This type of manoeuvre, of course, involves standing on the pegs. If you aren’t used to standing on the foot pegs, it feels very awkward at first, but once used to it, you’ll find it is actually easier for controlling the bike in all conditions off-road.

Important Lessons

lessonsTwo very important strategies emerged from the first day’s ride: steering by weighting the bike’s foot pegs and feathering the clutch to control speed. Smout demonstrated how a bike will turn in a considerably shorter radius when leaned over, so leaning the bike at slow speeds requires weighting the outside pegs to prevent the bike from falling over, in essence, creating a V with your bike and your body. The same exercise emphasized the need to feather the clutch to control slow-speed manoeuvres.

After lunch, we put everything we had learned so far to use while out on the trails. Considering the F800GS tips the scales at 214 kg, depending on how much fuel is in the tank, it handled the bush trails as easily as it takes on pavement. The power delivery to the rear wheel is as equally matched for throttle control as the steering and frame geometry is matched to the various terrain that included loose surface ATV trails, some mud and a section designed to practise very tight, slow-speed corners.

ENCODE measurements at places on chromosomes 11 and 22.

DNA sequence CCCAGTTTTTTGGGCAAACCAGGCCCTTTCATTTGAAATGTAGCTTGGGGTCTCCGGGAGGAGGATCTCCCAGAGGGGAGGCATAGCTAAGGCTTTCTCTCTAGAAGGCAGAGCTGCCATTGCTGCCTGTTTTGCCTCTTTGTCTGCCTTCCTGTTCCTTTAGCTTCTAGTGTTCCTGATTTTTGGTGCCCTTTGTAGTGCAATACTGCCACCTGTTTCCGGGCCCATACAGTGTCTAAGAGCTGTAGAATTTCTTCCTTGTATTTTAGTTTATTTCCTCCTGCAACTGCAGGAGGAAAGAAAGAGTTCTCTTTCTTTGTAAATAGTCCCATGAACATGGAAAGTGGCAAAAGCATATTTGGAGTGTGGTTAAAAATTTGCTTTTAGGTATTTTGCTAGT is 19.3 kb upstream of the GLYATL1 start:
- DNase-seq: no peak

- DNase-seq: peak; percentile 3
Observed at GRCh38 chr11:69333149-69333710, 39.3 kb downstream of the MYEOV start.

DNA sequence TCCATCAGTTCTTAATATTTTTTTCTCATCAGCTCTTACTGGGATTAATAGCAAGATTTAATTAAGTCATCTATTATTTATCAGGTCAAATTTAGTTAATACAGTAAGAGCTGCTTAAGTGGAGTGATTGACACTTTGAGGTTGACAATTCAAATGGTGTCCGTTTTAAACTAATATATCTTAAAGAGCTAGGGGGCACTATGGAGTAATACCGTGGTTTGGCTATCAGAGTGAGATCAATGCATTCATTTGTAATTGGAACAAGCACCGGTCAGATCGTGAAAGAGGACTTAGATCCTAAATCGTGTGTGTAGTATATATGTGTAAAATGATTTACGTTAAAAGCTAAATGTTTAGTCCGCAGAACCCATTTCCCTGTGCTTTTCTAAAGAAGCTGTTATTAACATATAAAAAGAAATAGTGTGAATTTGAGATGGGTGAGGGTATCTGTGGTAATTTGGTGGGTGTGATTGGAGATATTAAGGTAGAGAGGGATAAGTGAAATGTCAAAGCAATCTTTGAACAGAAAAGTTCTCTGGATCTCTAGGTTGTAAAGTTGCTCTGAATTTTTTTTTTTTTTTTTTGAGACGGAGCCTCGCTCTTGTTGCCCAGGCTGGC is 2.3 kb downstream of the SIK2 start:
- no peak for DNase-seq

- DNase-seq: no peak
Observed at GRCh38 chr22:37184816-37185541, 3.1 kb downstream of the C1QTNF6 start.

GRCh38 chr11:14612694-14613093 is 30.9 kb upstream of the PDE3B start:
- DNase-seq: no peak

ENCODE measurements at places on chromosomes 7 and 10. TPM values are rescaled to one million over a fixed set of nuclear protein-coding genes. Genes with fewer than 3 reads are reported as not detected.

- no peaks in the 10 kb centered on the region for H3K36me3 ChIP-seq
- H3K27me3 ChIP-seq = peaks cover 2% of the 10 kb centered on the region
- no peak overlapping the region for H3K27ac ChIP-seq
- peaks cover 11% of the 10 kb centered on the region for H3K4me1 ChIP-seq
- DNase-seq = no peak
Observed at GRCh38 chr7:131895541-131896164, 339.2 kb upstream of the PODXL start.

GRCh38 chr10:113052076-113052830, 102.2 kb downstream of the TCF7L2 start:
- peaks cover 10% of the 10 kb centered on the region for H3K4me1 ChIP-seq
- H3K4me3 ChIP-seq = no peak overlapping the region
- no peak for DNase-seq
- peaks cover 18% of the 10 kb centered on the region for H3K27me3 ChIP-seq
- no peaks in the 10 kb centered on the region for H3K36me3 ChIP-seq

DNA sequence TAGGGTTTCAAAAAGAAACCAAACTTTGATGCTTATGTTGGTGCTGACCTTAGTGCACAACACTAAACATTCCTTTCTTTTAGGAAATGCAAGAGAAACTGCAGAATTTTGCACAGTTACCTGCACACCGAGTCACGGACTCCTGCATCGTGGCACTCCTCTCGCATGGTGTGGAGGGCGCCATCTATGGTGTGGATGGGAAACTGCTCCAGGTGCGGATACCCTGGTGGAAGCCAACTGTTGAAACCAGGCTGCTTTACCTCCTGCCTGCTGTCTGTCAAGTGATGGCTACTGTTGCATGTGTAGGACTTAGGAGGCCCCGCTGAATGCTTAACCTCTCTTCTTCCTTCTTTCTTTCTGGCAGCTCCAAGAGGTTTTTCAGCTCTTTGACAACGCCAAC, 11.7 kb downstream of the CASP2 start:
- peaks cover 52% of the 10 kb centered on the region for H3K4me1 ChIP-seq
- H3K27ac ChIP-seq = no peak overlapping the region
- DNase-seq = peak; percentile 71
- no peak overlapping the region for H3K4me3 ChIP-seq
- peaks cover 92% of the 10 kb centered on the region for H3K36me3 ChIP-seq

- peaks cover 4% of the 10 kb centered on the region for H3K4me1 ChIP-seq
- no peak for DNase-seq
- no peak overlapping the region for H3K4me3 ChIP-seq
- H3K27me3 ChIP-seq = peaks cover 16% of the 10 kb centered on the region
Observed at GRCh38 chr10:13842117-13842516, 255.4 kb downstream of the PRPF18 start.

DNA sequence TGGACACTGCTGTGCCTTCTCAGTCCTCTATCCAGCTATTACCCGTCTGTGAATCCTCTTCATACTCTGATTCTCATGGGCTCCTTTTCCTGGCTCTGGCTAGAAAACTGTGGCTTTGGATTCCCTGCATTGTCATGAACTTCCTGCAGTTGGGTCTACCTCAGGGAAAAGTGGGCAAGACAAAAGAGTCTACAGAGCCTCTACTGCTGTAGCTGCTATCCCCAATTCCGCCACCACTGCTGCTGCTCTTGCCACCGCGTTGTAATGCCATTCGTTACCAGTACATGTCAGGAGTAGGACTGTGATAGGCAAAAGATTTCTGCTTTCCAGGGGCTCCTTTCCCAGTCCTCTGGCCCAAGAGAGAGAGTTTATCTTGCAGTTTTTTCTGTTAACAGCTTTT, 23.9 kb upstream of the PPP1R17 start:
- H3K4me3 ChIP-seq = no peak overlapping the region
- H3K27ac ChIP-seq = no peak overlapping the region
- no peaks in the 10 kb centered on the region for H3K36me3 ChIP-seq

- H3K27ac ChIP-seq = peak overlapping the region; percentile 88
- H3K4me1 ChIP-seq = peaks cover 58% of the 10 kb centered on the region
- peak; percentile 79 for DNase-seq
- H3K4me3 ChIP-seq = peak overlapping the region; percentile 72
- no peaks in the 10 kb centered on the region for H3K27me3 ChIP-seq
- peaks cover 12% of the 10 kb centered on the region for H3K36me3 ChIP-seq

The initial training in the morning primed us to ride the trails, but the training continued in the forest as circumstances arose: always learning a new segment of the course, and assessing the challenge ahead of us and the best way to approach it.

Day Two

The second day stepped up the training a notch with braking exercises with and without ABS and more in-depth forest drills in the morning that again set us up for more extreme off-road riding that included the bane of any rider, especially on a big trailie: bigger mud holes with ruts, and very deep sand.

Using humour to put us at ease when explaining how to deal with rutted, muddy sections of trail, Smout suggested that when we find ourselves in a tricky situation, it’s best to let your friend go first. That’s good advice, but it isn’t always an option. The key to dealing with the unknown like ruts in mud and water holes is to get off your bike and first walk the mud hole or water crossing, testing the depth with a branch to get an idea of where the ruts are and to determine a safe line through the hazard.

Sand, Sand and More Sand